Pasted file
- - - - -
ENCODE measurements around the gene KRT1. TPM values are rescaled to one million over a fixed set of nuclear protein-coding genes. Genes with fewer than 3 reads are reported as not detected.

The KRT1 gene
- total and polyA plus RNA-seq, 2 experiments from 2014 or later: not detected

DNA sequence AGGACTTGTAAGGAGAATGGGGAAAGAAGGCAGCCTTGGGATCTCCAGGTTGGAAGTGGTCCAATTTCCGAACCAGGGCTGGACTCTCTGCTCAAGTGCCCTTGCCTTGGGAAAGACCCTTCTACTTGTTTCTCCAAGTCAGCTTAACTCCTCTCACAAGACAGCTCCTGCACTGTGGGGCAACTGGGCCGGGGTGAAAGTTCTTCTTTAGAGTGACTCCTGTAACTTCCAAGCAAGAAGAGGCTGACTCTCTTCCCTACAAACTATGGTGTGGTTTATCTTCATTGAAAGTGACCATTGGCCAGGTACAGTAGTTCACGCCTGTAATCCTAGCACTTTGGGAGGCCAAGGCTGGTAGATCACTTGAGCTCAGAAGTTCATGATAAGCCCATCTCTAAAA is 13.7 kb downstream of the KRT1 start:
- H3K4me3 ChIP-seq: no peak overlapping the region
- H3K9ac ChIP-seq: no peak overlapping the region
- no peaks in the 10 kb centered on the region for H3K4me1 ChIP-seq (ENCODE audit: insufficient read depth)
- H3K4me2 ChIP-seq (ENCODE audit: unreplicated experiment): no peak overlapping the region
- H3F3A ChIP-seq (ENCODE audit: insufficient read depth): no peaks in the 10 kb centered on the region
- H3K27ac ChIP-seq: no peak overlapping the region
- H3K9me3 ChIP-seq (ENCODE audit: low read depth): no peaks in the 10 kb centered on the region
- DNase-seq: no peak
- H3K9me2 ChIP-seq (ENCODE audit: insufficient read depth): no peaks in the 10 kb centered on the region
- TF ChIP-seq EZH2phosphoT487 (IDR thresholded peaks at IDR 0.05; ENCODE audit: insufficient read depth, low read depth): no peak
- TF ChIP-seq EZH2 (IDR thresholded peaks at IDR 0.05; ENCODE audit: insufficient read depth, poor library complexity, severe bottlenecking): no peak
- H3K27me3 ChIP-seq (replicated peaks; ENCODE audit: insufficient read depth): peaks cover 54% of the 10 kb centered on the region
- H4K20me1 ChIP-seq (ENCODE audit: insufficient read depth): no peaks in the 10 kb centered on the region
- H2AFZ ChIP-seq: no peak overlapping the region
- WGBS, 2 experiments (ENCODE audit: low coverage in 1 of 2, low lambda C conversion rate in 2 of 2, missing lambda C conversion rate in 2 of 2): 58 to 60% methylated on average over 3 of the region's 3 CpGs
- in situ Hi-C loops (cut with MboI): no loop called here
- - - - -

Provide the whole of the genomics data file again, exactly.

ENCODE measurements around the gene KRT1. TPM values are rescaled to one million over a fixed set of nuclear protein-coding genes. Genes with fewer than 3 reads are reported as not detected.

The KRT1 gene
- total and polyA plus RNA-seq, 2 experiments from 2014 or later: not detected

DNA sequence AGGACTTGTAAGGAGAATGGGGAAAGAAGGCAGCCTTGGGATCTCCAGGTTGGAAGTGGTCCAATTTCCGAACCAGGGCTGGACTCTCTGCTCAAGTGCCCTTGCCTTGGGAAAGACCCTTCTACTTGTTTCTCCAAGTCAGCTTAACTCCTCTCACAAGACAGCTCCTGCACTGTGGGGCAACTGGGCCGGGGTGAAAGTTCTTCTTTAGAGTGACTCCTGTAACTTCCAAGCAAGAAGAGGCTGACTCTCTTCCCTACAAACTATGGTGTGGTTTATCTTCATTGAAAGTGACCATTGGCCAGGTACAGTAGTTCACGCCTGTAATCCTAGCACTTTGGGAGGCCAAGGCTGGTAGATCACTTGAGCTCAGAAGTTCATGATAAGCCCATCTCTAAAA is 13.7 kb downstream of the KRT1 start:
- H3K4me3 ChIP-seq: no peak overlapping the region
- H3K9ac ChIP-seq: no peak overlapping the region
- no peaks in the 10 kb centered on the region for H3K4me1 ChIP-seq (ENCODE audit: insufficient read depth)
- H3K4me2 ChIP-seq (ENCODE audit: unreplicated experiment): no peak overlapping the region
- H3F3A ChIP-seq (ENCODE audit: insufficient read depth): no peaks in the 10 kb centered on the region
- H3K27ac ChIP-seq: no peak overlapping the region
- H3K9me3 ChIP-seq (ENCODE audit: low read depth): no peaks in the 10 kb centered on the region
- DNase-seq: no peak
- H3K9me2 ChIP-seq (ENCODE audit: insufficient read depth): no peaks in the 10 kb centered on the region
- TF ChIP-seq EZH2phosphoT487 (IDR thresholded peaks at IDR 0.05; ENCODE audit: insufficient read depth, low read depth): no peak
- TF ChIP-seq EZH2 (IDR thresholded peaks at IDR 0.05; ENCODE audit: insufficient read depth, poor library complexity, severe bottlenecking): no peak
- H3K27me3 ChIP-seq (replicated peaks; ENCODE audit: insufficient read depth): peaks cover 54% of the 10 kb centered on the region
- H4K20me1 ChIP-seq (ENCODE audit: insufficient read depth): no peaks in the 10 kb centered on the region
- H2AFZ ChIP-seq: no peak overlapping the region
- WGBS, 2 experiments (ENCODE audit: low coverage in 1 of 2, low lambda C conversion rate in 2 of 2, missing lambda C conversion rate in 2 of 2): 58 to 60% methylated on average over 3 of the region's 3 CpGs
- in situ Hi-C loops (cut with MboI): no loop called here